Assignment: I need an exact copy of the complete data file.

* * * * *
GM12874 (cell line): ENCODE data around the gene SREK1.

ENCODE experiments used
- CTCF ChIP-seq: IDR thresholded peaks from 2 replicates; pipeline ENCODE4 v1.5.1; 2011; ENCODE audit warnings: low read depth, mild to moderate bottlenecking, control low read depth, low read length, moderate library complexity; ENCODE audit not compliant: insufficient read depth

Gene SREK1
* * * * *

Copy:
GM12874 (cell line): ENCODE data around the gene SREK1.

ENCODE experiments used
- CTCF ChIP-seq: IDR thresholded peaks from 2 replicates; pipeline ENCODE4 v1.5.1; 2011; ENCODE audit warnings: low read depth, mild to moderate bottlenecking, control low read depth, low read length, moderate library complexity; ENCODE audit not compliant: insufficient read depth

Gene SREK1